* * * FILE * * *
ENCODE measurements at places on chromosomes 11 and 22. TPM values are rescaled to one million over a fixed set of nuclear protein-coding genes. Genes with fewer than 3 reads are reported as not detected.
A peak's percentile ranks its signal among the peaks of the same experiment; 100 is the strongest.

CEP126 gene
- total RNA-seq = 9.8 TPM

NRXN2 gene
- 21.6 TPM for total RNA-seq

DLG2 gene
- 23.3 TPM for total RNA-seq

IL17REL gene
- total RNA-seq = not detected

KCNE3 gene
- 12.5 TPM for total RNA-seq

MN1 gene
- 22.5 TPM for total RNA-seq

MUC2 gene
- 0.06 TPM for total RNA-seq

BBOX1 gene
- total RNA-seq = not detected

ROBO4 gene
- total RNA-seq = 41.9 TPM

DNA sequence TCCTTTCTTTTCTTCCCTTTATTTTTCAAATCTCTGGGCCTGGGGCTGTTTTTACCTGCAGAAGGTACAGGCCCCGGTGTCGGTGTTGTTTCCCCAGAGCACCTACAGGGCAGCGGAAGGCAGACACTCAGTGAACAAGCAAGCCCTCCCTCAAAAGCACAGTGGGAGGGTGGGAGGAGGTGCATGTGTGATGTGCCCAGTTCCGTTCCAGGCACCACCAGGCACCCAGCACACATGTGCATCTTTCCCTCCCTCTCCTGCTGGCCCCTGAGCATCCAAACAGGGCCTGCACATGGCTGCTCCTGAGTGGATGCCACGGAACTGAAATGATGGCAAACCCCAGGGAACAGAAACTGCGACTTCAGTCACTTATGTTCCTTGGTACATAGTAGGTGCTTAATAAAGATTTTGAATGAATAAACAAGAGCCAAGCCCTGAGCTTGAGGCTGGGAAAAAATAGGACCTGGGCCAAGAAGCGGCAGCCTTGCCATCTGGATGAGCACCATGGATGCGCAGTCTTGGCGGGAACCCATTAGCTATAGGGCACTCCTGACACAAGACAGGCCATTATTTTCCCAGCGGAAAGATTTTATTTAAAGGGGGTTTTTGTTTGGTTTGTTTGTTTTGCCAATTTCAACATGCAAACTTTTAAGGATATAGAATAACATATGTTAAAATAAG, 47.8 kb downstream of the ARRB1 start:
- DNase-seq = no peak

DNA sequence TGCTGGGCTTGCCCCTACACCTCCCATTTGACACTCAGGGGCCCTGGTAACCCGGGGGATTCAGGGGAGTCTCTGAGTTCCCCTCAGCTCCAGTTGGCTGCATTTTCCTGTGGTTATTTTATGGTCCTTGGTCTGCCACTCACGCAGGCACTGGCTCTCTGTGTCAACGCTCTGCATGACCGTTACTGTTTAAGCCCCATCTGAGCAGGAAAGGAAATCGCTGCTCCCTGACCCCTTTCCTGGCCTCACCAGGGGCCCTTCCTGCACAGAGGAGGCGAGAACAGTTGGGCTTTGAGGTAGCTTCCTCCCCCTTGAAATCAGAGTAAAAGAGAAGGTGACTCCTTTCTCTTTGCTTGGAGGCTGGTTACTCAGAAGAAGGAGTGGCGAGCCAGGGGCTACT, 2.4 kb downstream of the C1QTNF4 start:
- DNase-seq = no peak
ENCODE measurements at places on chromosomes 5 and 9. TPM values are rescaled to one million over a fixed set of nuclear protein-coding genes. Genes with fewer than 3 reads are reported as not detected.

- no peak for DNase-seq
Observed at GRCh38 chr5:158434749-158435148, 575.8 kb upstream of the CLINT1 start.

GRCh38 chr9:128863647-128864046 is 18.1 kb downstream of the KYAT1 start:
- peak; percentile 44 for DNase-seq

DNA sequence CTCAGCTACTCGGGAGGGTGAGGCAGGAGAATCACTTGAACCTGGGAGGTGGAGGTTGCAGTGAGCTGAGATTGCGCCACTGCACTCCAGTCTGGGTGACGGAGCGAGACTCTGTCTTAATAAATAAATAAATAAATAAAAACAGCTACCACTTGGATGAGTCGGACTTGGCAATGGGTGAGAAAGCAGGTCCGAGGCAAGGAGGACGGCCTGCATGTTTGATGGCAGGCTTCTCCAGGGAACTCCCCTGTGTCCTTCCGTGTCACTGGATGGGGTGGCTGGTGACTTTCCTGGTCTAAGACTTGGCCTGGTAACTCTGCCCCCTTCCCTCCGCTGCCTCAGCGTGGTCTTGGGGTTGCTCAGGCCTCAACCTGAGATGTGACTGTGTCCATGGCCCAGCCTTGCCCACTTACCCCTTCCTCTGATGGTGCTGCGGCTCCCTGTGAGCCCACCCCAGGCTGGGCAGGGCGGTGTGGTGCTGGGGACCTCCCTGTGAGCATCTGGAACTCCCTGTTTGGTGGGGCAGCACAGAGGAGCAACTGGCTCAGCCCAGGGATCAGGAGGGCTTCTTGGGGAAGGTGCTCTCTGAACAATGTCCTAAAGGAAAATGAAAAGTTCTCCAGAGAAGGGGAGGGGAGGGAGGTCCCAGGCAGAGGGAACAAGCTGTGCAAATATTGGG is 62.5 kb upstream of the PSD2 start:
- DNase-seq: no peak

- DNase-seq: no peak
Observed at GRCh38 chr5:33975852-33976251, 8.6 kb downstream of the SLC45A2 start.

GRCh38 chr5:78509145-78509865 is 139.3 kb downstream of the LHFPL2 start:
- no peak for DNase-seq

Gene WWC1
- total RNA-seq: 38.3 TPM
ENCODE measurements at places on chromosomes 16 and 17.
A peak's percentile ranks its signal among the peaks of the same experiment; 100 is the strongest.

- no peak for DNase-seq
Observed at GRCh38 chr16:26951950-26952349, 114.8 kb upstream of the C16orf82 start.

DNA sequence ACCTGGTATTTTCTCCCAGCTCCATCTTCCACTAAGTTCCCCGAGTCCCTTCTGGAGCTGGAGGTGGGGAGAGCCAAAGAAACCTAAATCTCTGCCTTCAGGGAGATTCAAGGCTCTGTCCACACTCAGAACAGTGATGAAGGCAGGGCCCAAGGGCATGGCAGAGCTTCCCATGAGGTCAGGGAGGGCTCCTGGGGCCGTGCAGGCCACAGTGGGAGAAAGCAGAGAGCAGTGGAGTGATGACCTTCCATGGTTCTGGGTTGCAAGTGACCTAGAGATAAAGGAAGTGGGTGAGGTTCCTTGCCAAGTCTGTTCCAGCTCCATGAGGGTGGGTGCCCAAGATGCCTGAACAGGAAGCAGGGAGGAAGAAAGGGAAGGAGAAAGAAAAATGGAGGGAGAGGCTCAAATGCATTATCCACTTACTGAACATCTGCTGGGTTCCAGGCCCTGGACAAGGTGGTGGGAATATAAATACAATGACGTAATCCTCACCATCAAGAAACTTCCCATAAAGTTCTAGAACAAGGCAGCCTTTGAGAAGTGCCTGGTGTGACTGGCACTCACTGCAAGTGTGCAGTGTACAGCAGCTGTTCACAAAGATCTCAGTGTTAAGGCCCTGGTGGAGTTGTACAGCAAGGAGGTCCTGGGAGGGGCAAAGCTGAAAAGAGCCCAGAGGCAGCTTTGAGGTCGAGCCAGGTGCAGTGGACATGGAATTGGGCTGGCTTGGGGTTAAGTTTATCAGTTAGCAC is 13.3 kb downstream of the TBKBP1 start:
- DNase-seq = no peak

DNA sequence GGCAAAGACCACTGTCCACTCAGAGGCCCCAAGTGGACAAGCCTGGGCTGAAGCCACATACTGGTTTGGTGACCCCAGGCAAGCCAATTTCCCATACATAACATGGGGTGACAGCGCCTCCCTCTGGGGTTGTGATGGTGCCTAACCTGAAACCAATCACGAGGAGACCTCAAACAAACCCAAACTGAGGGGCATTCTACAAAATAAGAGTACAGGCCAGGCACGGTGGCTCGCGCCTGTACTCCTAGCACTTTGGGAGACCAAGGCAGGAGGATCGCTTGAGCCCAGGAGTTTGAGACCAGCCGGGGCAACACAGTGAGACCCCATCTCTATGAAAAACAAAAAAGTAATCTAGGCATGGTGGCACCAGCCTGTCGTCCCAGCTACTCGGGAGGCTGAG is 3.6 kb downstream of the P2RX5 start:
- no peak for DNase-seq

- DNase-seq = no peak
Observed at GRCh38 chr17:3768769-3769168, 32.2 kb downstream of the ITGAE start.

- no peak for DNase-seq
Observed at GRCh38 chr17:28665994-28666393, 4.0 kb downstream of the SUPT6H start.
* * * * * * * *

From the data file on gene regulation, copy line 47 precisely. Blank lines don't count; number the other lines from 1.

Observed at GRCh38 chr17:3768769-3769168, 32.2 kb downstream of the ITGAE start.